The retiring Archbishop of Winnipeg, Manitoba, Canada, has said that the lack of justice and bad treatment of aboriginals is the most serious issue facing Canadians, something which the church needs to start getting invested in.
"I don't think there is any issue facing Canadians more serious than this one. And I don't think we're taking it that seriously," Archbishop James Weisgerber said, according to Catholic News Service. Pope Francis officially accepted the 75-year old priest's resignation on Monday.
"My concern has got to do with people we have dealt with badly, that we have mistreated, through lots of ignorance and good will, but we have not respected them," he added. more >>
Because of a complicated ruling by a federal judge in a case likely headed for the Supreme Court, the Texas ban on abortions after 20 weeks went into effect today without one of the limits on abortionists planned by the Texas legislature.
The judge ruled Monday afternoon that abortion regulations passed by the Texas legislature requiring abortionists to have admitting privileges at a local hospital within 30 miles of their abortion clinics is unconstitutional and will not take effect.
District Judge Lee Yeakel wrote in his ruling following the three-day trial, "[T]he act's admitting-privileges provision is without a rational basis and places a substantial obstacle in the path of a woman seeking an abortion of a nonviable fetus." more >>
Four Iranian Christians are set to receive 80 lashes each as punishment for drinking communion wine at a house church, while Iran faced further criticism in a U.N. report on its human rights record.
"The sentences handed down to these members of the Church of Iran effectively criminalise the Christian sacrament of sharing in the Lord's Supper and constitute an unacceptable infringement on the right to practice faith freely and peaceably," said Mervyn Thomas, chief executive of Christian Solidarity Worldwide (CSW), who reported the news earlier this week.
"We urge the Iranian authorities to ensure that the nation's legal practices and procedures do not contradict its international obligation under the International Convent on Civil and Political Rights (ICCPR) to guarantee the full enjoyment of freedom of religion or belief by all of its religious communities." more >>
Malala Yousafzai survived the Taliban's attack on her life. She rallies for the rights of girl's right to education. She is the youngest Nobel peace prize nominee and the winner of the European Union's prestigious Freedom of Thought award. She is adored by media as she promotes her new autobiography. She is invited for special visits national leaders to discuss terrorism. At the tender age of 16, she is an international hero.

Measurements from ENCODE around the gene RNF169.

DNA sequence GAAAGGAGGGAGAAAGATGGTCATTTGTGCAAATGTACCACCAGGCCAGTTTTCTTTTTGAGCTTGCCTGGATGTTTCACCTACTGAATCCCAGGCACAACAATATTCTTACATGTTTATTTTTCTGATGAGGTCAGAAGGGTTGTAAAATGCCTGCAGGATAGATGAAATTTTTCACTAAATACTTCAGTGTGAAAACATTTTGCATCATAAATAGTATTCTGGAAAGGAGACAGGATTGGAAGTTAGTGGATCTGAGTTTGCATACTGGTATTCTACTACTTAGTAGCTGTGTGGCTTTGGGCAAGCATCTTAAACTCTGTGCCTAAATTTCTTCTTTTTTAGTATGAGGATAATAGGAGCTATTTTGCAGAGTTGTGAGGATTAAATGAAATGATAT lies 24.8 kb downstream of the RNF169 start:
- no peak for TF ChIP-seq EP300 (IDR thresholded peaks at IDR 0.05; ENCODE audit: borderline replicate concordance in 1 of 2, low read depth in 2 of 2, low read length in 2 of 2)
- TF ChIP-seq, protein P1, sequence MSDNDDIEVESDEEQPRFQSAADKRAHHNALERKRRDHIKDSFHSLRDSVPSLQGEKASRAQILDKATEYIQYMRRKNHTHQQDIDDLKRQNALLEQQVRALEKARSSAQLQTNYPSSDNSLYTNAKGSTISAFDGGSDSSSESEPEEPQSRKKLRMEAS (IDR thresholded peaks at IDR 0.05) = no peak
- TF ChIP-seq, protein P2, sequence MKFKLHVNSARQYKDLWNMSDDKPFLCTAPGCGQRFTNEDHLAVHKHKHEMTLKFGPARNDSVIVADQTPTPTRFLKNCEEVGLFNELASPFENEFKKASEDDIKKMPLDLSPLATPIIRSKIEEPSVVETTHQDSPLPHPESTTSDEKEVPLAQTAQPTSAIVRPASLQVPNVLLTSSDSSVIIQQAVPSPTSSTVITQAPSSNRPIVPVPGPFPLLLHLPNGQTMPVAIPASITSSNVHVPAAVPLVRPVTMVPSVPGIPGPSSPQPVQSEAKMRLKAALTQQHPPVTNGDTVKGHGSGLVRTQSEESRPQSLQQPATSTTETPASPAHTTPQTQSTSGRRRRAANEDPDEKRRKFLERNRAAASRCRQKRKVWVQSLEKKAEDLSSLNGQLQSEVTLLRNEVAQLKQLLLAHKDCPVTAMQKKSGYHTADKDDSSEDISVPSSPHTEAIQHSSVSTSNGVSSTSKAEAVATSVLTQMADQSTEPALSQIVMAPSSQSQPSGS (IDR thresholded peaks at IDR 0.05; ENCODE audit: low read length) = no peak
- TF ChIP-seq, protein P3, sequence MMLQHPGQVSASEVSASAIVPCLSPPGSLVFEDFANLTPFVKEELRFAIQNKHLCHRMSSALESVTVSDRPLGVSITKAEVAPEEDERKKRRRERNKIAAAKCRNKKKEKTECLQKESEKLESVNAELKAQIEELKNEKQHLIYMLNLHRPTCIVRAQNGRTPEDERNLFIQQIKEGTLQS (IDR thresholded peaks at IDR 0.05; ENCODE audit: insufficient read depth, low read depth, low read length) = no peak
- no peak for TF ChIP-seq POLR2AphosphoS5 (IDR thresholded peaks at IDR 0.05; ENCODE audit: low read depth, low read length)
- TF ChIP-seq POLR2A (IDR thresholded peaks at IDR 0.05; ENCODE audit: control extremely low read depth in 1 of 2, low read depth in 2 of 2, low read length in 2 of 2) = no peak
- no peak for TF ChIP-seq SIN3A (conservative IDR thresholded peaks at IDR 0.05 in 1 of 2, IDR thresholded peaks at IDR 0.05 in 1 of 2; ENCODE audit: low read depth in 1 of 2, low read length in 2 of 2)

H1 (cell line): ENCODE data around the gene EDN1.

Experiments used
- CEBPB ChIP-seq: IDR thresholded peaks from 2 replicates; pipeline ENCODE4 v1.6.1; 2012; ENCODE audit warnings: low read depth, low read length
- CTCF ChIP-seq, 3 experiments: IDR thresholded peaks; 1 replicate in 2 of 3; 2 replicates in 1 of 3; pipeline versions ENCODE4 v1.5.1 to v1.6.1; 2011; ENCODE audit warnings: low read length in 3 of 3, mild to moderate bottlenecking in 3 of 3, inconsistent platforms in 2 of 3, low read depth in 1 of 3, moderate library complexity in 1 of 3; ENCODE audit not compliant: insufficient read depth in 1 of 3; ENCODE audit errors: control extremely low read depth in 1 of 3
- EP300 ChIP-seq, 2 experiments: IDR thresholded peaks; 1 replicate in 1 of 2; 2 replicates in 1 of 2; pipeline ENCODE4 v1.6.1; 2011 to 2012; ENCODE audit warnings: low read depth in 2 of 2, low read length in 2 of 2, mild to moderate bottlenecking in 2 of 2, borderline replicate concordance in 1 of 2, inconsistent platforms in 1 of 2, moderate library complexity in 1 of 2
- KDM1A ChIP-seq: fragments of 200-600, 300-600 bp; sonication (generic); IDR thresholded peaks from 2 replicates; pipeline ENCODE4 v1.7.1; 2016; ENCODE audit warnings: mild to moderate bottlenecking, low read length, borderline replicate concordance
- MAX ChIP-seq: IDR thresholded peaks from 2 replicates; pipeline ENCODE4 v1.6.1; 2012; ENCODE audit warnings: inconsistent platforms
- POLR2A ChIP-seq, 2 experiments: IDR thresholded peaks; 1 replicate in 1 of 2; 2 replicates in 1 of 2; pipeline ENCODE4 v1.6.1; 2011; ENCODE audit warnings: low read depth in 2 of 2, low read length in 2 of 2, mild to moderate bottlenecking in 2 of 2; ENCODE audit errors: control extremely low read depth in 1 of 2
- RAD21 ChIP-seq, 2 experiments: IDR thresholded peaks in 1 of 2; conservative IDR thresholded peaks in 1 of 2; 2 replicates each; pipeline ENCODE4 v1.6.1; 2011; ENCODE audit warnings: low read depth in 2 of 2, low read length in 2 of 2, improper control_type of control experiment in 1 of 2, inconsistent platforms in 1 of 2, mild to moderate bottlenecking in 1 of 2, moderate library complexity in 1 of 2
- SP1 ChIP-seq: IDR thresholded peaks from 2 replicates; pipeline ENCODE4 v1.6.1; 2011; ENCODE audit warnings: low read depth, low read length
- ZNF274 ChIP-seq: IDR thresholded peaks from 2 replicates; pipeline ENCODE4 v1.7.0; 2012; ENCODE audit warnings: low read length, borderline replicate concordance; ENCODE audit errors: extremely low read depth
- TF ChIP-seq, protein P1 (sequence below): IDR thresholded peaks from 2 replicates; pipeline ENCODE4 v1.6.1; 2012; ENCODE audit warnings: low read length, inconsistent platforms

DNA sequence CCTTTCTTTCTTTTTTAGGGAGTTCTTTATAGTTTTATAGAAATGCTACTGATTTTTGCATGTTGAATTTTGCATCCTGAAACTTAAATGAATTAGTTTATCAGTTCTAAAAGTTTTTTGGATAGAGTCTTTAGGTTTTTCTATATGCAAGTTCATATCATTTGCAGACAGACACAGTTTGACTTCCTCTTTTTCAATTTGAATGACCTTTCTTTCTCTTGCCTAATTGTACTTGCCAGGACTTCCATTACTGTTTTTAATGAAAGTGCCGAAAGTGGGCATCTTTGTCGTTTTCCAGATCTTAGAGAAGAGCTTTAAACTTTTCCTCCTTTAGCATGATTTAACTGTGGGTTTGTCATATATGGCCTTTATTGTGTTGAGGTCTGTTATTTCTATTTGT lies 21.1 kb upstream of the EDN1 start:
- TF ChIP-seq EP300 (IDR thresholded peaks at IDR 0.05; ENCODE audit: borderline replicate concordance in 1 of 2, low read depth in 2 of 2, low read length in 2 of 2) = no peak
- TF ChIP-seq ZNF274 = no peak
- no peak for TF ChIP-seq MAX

The world is cheering on Malala as she stands up for her beliefs, and rightly so. Malala's bravery and passion for girls' education is an inspiration to an entire generation. But all the international accolades, media attention, and political gushing over the heroic teenage activists begs the question: If Malala was a Christian standing up for girls' right to believe in Jesus, would she still receive the same worldwide praise? Sadly, the answer is no.
Asia Bibi is an advocate from Pakistan too. But you probably have never heard her name. She is sitting in a Pakistani prison on death row. Her crime is her Christian faith. After being drug through the streets of her village, pelted with stones and beaten by Muslim extremists she was asked to either renounce Jesus Christ and convert to Islam for face death. Asia stood up for her right to place her faith in Jesus. Where are her prizes from the international community or her story featured on the on the nightly news? more >>
A Pakistani minister in Scotland has forgiven the suicide bombers who murdered his mother and other family members in attacks at All Saints Church in Peshawar, Pakistan, that killed 122 last month.
"It is wrong what these people did but I forgive them...Forgiving is what we learn from the Lord Jesus Christ. That is why I forgive," Aftab Gohar, a Church of Scotland minister, who lost his 79-year-old mother, nephew, niece, two uncles and other friends and relatives, told BBC News.
After the Sunday service on Sept. 22, bombs packed with ball bearings to ensure maximum carnage exploded, killing and wounding dozens who were socializing in the courtyard and lining up to receive food, Two Islamist militant groups with links to the Taliban later claimed responsibility, arguing that the attack had been a response to U.S. drone strikes. more >>
Malala Yousafzai was shot in the head and left for dead last year, but the 16-year-old is now on a world tour promoting her book, "I am Malala" and speaking with people about her passion for education. Yousafzai most recently met with President Barack Obama and asked him to stop using drones on her home country of Pakistan.
"I thanked President Obama for the United States' work in supporting education in Pakistan and Afghanistan and for Syrian refugees," Yousafzai said in a statement following the meeting. "I also expressed my concerns that drone attacks are fueling terrorism. Innocent victims are killed in these acts, and they lead to resentment among the Pakistani people. If we refocus efforts on education, it will make a big impact."
Yousafzai was specifically targeted by the Taliban for her activism and willingness to speak out about the right of young girls to receive an education. She was very passionate about education and kept a blog about her desire for every girl to receive an education. Taliban members upset about her actions boarded a bus one year ago and shot her in the head and neck, leaving her for dead. more >>